Rabalais: How the dollars stack up for Les Miles and Kirk Ferentz

TAMPA, Fla. — OK, let’s start with this premise:

Top echelon coaches are vastly overpaid, especially college coaches who make embarrassingly many times more than even the top tenured college professors or department heads on their campuses. It wouldn’t last a second in court, but there should be an NCAA rule that says coaches can’t be paid more than $1 million per year.

A million a year is still a lot, isn’t it? Well, according to USA Today’s comprehensive study, a $1 million salary wouldn’t land you in the top 70 of what college football coaches were paid this season.

Forget about being on Boardwalk when you’re talking about this kind of Monopoly money. A cool million would have you cooling your heels in Marvin Gardens, if that.

But given the hypersalaries coaches get these days, it does beg the question: Who is really worth the money they’re getting?

For years, I’ve had a running argument with a fellow sportswriter who covers LSU that Iowa coach Kirk Ferentz is one of the most overpaid coaches in the college game.

Ferentz, who leads Iowa against LSU in Wednesday’s Outback Bowl, is the dean of Big Ten coaches with 15 years in Iowa City. He has a respectable 108-78 record with a share of two Big Ten championships.

But according to USA Today, Ferentz made $3.985 million this season, the ninth-highest paid coach in the nation (and third highest-paid in the Big Ten). With only five teams that finished in the final polls in that time and an average of 7.2 wins per season, based on this year’s salary, that’s a hefty $553,472 per win.

Now, there’s the cost of doing business and there’s the cost of doing business. Based strictly on dollars and cents, Nick Saban is the fourth-most expensive coach in the Southeastern Conference, with his average of 10.6 wins per season and his NCAA-leading $5.546 million salary (that’s sure to go up in the new year) costing Alabama $523,207 per win.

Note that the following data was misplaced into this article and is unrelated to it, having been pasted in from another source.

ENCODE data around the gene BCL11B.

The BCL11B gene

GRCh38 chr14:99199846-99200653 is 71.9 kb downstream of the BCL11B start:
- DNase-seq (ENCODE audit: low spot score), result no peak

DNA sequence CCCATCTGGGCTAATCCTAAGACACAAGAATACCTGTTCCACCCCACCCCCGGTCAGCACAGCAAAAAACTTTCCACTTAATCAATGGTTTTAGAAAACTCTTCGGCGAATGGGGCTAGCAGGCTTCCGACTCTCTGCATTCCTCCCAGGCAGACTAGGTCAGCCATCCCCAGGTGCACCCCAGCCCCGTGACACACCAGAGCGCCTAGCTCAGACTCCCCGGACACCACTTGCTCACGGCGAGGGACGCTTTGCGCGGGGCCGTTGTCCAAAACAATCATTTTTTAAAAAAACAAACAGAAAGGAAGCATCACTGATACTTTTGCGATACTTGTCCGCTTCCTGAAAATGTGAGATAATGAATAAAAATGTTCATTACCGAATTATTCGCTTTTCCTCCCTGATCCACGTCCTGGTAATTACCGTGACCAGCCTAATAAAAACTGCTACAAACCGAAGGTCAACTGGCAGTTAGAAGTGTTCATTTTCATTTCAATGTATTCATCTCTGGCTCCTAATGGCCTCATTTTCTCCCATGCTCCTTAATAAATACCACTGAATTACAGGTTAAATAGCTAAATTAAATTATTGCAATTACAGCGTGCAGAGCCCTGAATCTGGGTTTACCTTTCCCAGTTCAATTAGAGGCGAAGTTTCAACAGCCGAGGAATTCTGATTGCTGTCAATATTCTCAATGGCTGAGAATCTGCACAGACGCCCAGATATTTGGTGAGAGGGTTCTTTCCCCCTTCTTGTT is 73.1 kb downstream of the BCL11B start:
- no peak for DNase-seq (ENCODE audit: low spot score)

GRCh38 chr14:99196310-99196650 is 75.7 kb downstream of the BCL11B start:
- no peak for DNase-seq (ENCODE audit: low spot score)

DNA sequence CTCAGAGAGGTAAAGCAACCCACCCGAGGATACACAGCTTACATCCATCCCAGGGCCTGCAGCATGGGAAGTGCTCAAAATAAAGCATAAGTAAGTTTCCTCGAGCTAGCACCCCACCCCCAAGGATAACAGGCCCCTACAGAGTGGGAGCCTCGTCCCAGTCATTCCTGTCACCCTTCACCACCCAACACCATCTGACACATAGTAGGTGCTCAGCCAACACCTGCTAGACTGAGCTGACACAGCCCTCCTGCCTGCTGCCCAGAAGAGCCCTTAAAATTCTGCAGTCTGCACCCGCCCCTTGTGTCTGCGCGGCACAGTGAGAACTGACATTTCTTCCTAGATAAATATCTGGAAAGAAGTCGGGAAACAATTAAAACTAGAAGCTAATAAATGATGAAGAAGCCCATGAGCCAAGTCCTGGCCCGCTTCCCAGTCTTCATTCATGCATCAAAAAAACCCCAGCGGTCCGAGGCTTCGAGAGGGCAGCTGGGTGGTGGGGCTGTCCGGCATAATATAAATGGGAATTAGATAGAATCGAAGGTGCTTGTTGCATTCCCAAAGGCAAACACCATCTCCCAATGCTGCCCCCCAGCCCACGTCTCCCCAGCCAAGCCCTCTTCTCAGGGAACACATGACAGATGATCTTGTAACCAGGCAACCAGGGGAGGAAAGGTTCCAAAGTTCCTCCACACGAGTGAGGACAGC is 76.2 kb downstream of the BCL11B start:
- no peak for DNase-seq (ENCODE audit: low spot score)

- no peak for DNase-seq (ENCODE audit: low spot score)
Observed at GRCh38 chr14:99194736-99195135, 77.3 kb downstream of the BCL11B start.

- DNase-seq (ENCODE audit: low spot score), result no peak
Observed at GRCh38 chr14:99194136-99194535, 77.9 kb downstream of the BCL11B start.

Of course, there are those three BCS championships on the trophy shelf in Tuscaloosa. What price those?

LSU’s Les Miles also carries a hefty price tag. The Hat made $4.459 million this season, an average of $427,107 per win when you consider his 94-24 record in nine seasons at Baton Rouge (10.4 wins per season). But there’s also a BCS championship (another title game berth), two SEC championships (played for a third) a bowl every year and a final ranking in every season except 2008. There’s value in all that success, to be sure.

And with Miles and Ferentz, there’s also the value of stability. Miles has stayed at LSU through two flirtations with Michigan and one with Arkansas. His name has been floated at Texas, but there doesn’t seem to be much concern on the LSU front. Ferentz’s name for years was one of the first mentioned every time a list of college coaches was compiled for an NFL vacancy.

The bargains some schools are currently enjoying are almost laughable considering what coaches make these days. Gus Malzahn’s salary is going way, way up from $2.44 million this season to $3.85 million per year based on a new six-year deal he’s reportedly agreed to with Auburn. But for this year, Auburn is getting a huge bargain with a trip to next week’s BCS National Championship Game, an SEC title and a 12-1 record — all for $203,333 per win.

Did Auburn Athletic Director Jay Jacobs get a buy-one, get-one-free coupon after he fired Gene Chizik or what?